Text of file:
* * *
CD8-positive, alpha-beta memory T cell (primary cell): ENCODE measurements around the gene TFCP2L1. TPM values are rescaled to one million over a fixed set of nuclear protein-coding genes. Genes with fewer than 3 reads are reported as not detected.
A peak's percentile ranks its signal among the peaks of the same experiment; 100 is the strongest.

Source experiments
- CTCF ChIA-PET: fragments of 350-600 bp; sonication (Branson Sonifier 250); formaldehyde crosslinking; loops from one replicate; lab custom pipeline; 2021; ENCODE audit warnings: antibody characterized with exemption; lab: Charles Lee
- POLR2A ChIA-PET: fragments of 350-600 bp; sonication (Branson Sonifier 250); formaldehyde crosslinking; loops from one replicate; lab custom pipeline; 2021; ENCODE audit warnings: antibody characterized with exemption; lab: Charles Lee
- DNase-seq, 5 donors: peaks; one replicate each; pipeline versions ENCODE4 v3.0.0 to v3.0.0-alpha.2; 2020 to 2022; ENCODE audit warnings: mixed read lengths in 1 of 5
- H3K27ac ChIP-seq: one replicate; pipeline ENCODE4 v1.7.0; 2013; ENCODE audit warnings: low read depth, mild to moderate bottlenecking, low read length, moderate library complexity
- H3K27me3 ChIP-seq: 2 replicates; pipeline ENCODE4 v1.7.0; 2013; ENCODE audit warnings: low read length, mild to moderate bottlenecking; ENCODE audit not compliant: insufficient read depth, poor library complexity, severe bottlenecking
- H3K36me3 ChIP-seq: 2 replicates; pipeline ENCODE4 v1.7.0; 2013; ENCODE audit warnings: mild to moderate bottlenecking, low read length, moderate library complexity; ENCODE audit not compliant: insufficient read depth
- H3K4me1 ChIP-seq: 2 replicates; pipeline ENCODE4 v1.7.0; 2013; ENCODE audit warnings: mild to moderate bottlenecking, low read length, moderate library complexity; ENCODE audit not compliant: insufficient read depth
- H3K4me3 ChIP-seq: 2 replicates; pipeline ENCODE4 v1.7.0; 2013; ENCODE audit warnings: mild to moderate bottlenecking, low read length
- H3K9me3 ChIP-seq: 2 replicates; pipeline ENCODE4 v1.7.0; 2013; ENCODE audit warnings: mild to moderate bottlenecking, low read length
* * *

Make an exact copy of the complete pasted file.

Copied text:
CD8-positive, alpha-beta memory T cell (primary cell): ENCODE measurements around the gene TFCP2L1. TPM values are rescaled to one million over a fixed set of nuclear protein-coding genes. Genes with fewer than 3 reads are reported as not detected.
A peak's percentile ranks its signal among the peaks of the same experiment; 100 is the strongest.

Source experiments
- CTCF ChIA-PET: fragments of 350-600 bp; sonication (Branson Sonifier 250); formaldehyde crosslinking; loops from one replicate; lab custom pipeline; 2021; ENCODE audit warnings: antibody characterized with exemption; lab: Charles Lee
- POLR2A ChIA-PET: fragments of 350-600 bp; sonication (Branson Sonifier 250); formaldehyde crosslinking; loops from one replicate; lab custom pipeline; 2021; ENCODE audit warnings: antibody characterized with exemption; lab: Charles Lee
- DNase-seq, 5 donors: peaks; one replicate each; pipeline versions ENCODE4 v3.0.0 to v3.0.0-alpha.2; 2020 to 2022; ENCODE audit warnings: mixed read lengths in 1 of 5
- H3K27ac ChIP-seq: one replicate; pipeline ENCODE4 v1.7.0; 2013; ENCODE audit warnings: low read depth, mild to moderate bottlenecking, low read length, moderate library complexity
- H3K27me3 ChIP-seq: 2 replicates; pipeline ENCODE4 v1.7.0; 2013; ENCODE audit warnings: low read length, mild to moderate bottlenecking; ENCODE audit not compliant: insufficient read depth, poor library complexity, severe bottlenecking
- H3K36me3 ChIP-seq: 2 replicates; pipeline ENCODE4 v1.7.0; 2013; ENCODE audit warnings: mild to moderate bottlenecking, low read length, moderate library complexity; ENCODE audit not compliant: insufficient read depth
- H3K4me1 ChIP-seq: 2 replicates; pipeline ENCODE4 v1.7.0; 2013; ENCODE audit warnings: mild to moderate bottlenecking, low read length, moderate library complexity; ENCODE audit not compliant: insufficient read depth
- H3K4me3 ChIP-seq: 2 replicates; pipeline ENCODE4 v1.7.0; 2013; ENCODE audit warnings: mild to moderate bottlenecking, low read length
- H3K9me3 ChIP-seq: 2 replicates; pipeline ENCODE4 v1.7.0; 2013; ENCODE audit warnings: mild to moderate bottlenecking, low read length